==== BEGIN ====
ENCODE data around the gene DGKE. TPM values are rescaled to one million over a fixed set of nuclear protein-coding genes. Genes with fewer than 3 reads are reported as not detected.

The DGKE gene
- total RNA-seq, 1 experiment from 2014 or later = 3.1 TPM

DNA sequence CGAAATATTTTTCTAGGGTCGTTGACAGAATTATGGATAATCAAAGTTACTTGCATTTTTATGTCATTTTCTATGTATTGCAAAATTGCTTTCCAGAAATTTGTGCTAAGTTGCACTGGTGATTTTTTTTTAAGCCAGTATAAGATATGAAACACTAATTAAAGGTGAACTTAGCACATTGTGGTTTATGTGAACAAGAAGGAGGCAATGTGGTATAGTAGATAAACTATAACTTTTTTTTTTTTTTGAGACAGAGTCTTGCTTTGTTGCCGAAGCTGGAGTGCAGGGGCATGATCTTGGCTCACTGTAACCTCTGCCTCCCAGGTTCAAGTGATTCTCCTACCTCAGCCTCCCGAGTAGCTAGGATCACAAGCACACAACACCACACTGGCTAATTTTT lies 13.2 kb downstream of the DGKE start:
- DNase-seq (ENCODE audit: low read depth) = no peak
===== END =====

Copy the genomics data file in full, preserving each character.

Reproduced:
ENCODE data around the gene DGKE. TPM values are rescaled to one million over a fixed set of nuclear protein-coding genes. Genes with fewer than 3 reads are reported as not detected.

The DGKE gene
- total RNA-seq, 1 experiment from 2014 or later = 3.1 TPM

DNA sequence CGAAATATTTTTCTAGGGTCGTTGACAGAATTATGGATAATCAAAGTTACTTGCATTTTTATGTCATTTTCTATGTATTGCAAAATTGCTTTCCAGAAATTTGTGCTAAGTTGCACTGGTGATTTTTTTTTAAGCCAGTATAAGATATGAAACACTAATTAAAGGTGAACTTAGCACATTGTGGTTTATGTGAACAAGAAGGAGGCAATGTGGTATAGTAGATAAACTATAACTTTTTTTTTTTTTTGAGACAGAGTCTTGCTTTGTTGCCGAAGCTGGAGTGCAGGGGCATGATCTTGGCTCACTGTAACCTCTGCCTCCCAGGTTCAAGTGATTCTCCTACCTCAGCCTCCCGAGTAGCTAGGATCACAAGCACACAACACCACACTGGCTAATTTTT lies 13.2 kb downstream of the DGKE start:
- DNase-seq (ENCODE audit: low read depth) = no peak